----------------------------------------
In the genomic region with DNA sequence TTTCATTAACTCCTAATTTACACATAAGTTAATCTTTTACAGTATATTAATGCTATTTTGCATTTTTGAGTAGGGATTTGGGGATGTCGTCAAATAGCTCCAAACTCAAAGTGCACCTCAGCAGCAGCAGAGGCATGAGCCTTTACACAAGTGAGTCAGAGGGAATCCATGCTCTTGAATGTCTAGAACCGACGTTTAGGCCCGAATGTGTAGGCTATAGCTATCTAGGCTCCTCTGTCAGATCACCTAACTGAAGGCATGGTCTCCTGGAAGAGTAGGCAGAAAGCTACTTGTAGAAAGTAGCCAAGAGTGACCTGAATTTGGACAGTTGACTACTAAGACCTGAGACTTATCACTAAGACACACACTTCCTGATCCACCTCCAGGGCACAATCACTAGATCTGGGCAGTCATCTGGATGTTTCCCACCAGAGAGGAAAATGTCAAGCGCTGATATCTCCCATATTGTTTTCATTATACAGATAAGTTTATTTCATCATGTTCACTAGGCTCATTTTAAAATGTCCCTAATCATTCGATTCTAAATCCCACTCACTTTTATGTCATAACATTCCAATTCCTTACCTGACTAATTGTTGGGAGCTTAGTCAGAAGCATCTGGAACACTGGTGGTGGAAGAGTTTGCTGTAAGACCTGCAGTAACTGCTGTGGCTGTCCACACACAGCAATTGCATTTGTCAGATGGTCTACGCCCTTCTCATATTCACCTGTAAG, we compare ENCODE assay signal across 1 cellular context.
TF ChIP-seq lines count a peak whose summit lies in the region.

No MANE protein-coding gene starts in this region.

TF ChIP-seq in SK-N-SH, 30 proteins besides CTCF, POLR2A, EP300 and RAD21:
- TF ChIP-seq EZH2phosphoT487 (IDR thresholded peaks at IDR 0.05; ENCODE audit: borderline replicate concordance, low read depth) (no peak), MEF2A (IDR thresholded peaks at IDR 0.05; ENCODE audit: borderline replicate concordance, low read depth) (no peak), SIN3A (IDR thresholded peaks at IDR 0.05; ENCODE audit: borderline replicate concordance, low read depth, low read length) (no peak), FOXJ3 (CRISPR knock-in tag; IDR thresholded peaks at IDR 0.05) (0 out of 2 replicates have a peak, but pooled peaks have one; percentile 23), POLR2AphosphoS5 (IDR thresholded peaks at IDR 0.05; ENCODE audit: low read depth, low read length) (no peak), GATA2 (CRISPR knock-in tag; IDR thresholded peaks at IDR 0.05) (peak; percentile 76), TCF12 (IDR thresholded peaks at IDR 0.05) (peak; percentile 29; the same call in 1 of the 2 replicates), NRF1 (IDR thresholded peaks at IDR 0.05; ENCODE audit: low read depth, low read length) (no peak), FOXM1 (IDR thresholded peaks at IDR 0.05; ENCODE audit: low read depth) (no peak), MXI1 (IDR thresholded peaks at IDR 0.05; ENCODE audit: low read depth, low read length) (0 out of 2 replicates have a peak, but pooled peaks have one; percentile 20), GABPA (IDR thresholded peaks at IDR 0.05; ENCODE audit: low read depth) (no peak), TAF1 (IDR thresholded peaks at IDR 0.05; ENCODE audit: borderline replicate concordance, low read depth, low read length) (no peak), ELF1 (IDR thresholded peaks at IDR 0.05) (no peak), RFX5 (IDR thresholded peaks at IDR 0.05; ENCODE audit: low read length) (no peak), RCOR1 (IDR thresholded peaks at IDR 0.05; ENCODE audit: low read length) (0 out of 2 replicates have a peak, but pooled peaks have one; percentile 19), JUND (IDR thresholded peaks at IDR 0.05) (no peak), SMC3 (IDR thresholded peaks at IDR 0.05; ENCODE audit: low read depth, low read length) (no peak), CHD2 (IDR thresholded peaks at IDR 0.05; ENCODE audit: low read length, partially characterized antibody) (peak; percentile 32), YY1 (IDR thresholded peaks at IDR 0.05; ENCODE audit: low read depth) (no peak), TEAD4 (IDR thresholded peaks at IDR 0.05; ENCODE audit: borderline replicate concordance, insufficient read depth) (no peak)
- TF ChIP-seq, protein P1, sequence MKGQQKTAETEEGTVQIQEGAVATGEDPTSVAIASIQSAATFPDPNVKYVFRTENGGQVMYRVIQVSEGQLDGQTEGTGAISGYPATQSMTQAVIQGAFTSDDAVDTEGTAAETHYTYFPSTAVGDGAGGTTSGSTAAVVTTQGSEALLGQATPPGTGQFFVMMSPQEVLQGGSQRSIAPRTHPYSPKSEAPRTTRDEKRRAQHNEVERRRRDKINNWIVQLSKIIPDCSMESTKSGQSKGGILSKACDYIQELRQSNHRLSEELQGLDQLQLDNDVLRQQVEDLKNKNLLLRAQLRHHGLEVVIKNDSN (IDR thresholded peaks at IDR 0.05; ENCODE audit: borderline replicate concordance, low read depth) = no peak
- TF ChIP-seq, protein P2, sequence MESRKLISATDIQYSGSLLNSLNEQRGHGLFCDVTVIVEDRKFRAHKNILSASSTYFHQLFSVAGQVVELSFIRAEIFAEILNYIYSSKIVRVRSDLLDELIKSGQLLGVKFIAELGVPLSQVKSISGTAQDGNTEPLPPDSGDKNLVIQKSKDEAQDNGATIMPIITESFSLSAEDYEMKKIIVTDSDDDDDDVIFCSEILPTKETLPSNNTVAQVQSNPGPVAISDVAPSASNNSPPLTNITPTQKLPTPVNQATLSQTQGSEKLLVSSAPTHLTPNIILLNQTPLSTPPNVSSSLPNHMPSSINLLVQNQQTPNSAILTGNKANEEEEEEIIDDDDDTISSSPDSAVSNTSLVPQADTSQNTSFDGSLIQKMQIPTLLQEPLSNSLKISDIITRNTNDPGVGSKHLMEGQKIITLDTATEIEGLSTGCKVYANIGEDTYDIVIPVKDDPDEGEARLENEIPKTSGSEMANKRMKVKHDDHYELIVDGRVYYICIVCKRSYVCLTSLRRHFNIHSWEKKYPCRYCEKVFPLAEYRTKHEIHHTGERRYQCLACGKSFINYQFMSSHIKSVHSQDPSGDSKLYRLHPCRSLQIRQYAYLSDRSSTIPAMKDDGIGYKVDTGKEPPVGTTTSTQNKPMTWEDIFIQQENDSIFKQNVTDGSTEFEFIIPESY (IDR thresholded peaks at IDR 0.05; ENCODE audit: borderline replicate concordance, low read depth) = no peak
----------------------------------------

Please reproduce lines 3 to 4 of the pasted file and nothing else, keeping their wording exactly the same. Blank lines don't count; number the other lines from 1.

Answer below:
No MANE protein-coding gene starts in this region.

TF ChIP-seq in SK-N-SH, 30 proteins besides CTCF, POLR2A, EP300 and RAD21: